Shades of Cinema

The Guardian recently published its list of the 23 best film directors in the world today: http://www.guardian.co.uk/film/2012/sep/01/best-film-directors-world-2012 Take a look at it and you’ll notice something odd: all the people on that list are from America (12) and Europe (11) (an intentionally equal mix?). Really? The best film directors in the world today are focused here (?):

What happened to every other country?

This kind of narrowness on a global scale worries me. The list left out the South Korean masters ( like Chan-wook Park, Kim-ki Duk, Bong-Joon ho), Spaniards (Alfonso Cuaron, Alejandro Gonzalez Inarritu, Guillermo Del Toro) and even the Chinese (dammit there’s over 2 billion people in that country, and not a film director worthy to be on the list?). I’m not saying that I know a whole lot about international cinema, even my worldview is extremely limited. But the reason why our worldviews are so limited is because we keep talking about films from that narrow worldview. It’s a never ending cycle, and directors that get noticed by the international community are those whose films get distributors in the US and Europe for the most part. I wonder if we’ll see an Indian director on that list someday (I’ve actually seen films from 12 of those directors on the list and heard about the rest).
But, let’s forget this misrepresentation of international cinema for a second and question the Guardian’s idea of creating such a list. Can one really ever say who the greatest living film director is, if not all time? I don’t think so, it’s a flawed question to ask. It’s like asking who the greatest painters are or who the greatest authors are. No one can ever give a definitive answer, because no one would have seen all the movies in  the world, and even if they did, they would be biased towards a certain type of movie. But then, you can use measures like box office statistics and critical opinion to gauge what has been seen as successful through the eyes of the majority. In that sense, Paul Thomas Anderson loses out commercially, while Joss Whedon and Christopher Nolan, the men responsible for the greatest superhero movies of all time, seem to have the healthiest mix of the two. So then why is Anderson considered the greatest film director in the world?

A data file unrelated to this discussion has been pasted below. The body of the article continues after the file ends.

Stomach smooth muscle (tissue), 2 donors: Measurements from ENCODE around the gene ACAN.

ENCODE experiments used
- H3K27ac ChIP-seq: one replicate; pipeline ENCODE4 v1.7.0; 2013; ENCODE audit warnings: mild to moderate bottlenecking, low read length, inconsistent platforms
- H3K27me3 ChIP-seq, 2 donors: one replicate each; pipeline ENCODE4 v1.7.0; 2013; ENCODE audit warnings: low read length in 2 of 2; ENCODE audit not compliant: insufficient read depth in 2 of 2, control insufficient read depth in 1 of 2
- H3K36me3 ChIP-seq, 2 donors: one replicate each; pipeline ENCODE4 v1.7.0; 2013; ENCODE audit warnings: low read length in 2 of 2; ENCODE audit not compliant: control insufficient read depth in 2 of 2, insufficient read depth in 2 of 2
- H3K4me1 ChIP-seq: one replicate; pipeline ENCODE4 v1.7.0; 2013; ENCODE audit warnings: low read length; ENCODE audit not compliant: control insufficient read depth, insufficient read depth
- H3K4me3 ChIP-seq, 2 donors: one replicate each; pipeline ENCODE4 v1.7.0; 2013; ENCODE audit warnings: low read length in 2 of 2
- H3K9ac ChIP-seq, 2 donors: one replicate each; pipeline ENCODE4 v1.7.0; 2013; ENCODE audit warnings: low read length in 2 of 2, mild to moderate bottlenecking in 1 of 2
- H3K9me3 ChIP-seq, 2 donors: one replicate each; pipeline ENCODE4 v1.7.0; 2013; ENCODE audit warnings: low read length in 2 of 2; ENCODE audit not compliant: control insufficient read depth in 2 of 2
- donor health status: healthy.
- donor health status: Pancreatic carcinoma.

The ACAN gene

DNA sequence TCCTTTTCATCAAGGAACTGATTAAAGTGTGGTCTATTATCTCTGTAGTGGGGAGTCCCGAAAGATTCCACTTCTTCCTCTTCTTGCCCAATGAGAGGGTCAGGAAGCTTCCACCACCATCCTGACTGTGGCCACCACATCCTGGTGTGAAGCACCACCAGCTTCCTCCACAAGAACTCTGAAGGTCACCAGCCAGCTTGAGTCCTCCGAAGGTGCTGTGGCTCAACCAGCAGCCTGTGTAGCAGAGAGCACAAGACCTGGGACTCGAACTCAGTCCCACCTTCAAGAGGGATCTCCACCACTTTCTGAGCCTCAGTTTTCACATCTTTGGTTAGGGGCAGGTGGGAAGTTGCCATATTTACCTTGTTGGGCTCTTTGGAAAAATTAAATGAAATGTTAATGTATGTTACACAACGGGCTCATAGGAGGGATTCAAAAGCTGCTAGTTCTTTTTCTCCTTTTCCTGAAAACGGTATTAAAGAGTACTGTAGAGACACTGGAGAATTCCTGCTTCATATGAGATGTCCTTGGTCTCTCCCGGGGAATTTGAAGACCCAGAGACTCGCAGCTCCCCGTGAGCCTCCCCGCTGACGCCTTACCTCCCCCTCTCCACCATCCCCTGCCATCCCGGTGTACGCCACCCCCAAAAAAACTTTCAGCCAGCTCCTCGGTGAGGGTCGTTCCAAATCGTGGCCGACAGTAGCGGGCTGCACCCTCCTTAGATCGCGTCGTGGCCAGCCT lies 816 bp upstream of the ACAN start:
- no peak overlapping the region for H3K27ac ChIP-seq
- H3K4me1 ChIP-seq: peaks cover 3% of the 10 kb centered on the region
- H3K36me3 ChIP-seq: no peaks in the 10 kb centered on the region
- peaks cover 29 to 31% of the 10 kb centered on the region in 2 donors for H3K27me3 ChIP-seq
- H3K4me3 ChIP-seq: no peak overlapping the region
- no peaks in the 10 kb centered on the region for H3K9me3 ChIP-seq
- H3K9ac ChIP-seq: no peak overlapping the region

From what I believe, cinema has a spectrum along with any movie can be placed. There are two classifications: clinical films, and emotional films. Clinical films are those that are generally much more technically refined, with excellent cinematography and music and composition and great performances, but the characters in these films don’t connect with the audience. Examples: Stanley Kubrick, Christopher Nolan, Steve McQueen and Nicholas Winding Refn films. The audience is just an observer in the tale that plays out in front of them. Emotional films on the other hand are all about the story and the characters, but the technique is secondary. Examples: The Wrestler, The Blind Side, and The Diving Bell and The Butterfly. An extraordinary film provides the audience with a potent mix of these two extremes to end up in the middle of the scale.

The line is supposed to be straight.

I’m not favoring one end over another, I’m just saying that critics tend to prefer clinical films more because they are cooler to watch. Clinical films tend to have more accomplished and flowery writing, but that kind of writing further distances audiences from the movie because they appreciate the flow of words, not the situation that plays out in front of them. I guess that’s a part of the grandeur of such movies. That’s why I believe the Guardian’s question is itself flawed. When the viewing of cinema is so subjective, it’s quite impossible to make such definitive statements.

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